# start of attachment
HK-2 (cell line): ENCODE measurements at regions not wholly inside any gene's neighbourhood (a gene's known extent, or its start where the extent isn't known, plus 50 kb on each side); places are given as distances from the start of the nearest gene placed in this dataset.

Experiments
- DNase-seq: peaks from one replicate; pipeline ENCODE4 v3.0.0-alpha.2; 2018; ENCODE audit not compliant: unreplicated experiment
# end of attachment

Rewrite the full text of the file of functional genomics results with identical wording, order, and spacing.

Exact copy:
HK-2 (cell line): ENCODE measurements at regions not wholly inside any gene's neighbourhood (a gene's known extent, or its start where the extent isn't known, plus 50 kb on each side); places are given as distances from the start of the nearest gene placed in this dataset.

Experiments
- DNase-seq: peaks from one replicate; pipeline ENCODE4 v3.0.0-alpha.2; 2018; ENCODE audit not compliant: unreplicated experiment